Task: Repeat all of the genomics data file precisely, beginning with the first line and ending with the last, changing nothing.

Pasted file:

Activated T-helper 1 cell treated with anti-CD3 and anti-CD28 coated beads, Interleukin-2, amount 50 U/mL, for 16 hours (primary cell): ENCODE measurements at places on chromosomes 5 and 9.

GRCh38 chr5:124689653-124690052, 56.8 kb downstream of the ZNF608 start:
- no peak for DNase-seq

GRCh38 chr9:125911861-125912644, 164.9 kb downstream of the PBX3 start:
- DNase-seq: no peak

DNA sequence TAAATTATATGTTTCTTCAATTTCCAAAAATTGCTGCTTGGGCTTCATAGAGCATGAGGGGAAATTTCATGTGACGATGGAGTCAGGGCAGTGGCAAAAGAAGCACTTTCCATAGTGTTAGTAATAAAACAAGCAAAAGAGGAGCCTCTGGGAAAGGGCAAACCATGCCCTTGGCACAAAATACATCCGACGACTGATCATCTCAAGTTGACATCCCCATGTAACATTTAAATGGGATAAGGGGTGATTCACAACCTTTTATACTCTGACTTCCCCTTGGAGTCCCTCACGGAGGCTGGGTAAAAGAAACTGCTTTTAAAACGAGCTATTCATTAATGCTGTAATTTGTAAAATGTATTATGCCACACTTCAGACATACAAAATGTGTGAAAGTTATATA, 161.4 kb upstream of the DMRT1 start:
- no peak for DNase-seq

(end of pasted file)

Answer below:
Activated T-helper 1 cell treated with anti-CD3 and anti-CD28 coated beads, Interleukin-2, amount 50 U/mL, for 16 hours (primary cell): ENCODE measurements at places on chromosomes 5 and 9.

GRCh38 chr5:124689653-124690052, 56.8 kb downstream of the ZNF608 start:
- no peak for DNase-seq

GRCh38 chr9:125911861-125912644, 164.9 kb downstream of the PBX3 start:
- DNase-seq: no peak

DNA sequence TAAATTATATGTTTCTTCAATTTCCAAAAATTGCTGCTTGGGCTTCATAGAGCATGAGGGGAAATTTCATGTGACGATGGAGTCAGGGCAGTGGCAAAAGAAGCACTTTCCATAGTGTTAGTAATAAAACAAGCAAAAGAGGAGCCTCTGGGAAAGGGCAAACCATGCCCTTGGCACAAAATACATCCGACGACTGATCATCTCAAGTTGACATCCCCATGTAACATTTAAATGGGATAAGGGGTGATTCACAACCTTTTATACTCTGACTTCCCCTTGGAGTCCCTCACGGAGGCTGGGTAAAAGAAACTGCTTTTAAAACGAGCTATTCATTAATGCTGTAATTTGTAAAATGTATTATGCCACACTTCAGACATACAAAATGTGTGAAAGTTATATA, 161.4 kb upstream of the DMRT1 start:
- no peak for DNase-seq